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Learning to Lead: What’s Involved in Being a Manager

Managers exist at all levels of an organization. What is involved in being a manager, and how do they contribute to the workplace?

By Alexandria Hewko  •   May 6, 2022  •   6 min read

It takes two things to run an organization: strategy and tactics.

Strategy directs where you go and why, and tactics decide how you’re going to get there and when

People in an organization are divided in quite a similar way. First, there are those who focus on strategy and make decisions on what needs to be done. And then there are those who actually do what needs to be done. A manager is (typically) one of the former. 

We’re going to break down what it means to be a manager and how a manager’s role impacts the roles of many others in the organization. 

What is a manager’s role?

Managers exist at all levels of an organization, so the actual roles and responsibilities associated with being a manager may vary slightly depending on function and seniority. 

Generally, a manager is responsible for developing processes and plans within the company. They’re the goal-setters and strategizers of the team who decide what’s worth pursuing and when it’s time to change direction or give up on a project. 

To help ensure projects are completed and aligned with the strategy, someone in a managerial role also delegates activities to other team members. A manager should be there to inform and support the team as they work through projects, and be the main point of contact if something goes awry.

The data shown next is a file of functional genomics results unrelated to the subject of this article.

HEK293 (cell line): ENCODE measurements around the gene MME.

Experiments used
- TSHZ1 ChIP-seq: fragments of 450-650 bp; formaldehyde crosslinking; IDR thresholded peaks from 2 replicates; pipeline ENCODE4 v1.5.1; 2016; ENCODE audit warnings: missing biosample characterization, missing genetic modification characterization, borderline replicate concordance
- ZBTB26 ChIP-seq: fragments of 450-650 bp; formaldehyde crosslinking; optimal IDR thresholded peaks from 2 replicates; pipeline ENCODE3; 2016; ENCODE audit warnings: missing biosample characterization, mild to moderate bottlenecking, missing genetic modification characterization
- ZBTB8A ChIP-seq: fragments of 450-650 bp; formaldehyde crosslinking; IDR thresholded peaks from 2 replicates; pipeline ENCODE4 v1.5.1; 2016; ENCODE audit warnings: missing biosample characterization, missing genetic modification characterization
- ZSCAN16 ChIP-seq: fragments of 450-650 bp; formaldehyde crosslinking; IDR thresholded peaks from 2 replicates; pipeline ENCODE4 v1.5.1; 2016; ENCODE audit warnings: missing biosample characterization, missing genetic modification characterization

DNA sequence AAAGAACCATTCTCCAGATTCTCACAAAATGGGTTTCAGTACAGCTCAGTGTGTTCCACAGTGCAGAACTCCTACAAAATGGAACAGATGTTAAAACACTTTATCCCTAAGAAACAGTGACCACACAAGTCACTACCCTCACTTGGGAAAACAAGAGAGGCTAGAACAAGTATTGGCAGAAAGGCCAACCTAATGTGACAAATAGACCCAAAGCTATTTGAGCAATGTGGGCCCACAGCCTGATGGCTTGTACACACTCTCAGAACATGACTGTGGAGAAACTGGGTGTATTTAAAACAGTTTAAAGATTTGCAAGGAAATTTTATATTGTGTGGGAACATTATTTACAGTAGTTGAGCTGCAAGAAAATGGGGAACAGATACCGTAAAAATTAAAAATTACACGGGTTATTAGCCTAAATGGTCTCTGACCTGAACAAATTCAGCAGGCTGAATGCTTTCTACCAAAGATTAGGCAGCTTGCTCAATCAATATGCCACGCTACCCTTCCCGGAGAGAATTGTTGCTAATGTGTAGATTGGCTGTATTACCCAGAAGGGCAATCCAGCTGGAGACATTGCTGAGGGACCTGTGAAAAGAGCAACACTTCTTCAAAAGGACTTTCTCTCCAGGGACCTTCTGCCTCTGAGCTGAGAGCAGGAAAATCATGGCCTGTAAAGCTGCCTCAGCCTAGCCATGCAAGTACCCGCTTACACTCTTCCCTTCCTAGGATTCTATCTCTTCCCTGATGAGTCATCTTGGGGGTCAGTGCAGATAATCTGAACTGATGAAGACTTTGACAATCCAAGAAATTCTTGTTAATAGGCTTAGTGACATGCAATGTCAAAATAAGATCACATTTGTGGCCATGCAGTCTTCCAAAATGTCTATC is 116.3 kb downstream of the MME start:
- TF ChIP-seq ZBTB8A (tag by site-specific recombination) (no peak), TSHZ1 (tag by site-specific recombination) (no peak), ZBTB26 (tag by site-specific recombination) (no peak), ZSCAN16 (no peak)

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Essential skills for managers 

Managers are generalists rather than specialists. They have a broad set of skills that help them connect with people and formulate plans. Some essential skills of a manager include:

  • Ability to delegate tasks
  • Effective communication and leadership skills
  • Proactive approach to planning and goal setting
  • Ability to motivate and train employees
  • Ability to provide constructive feedback
  • Ability to manage budgets, payrolls, and expenses
  • Detailed approach to tracking and reporting
  • Reliability and timeliness to keep projects on track
  • Expertise and decisiveness to make informed decisions

Responsibilities of a manager  

1 Set goals 

One of the most important responsibilities of a manager is setting goals that are feasible for the team to complete, will yield positive results, and are aligned to the company’s organizational key results (OKRs). OKRs are goals set at both the organizational and team level, so managers may be involved with developing either or both types of OKRs. 

To be attainable, all goals and OKRs should follow the SMART framework and be:

  • S – Specific to one activity or key result.
  • M – Measurable so it’s possible to identify success or failure.
  • A – Achievable, or realistic based on the resources available.
  • R – Relevant to the strategies in place or the project at hand.
  • T – Time-based so it’s possible to measure the success and completion of the project.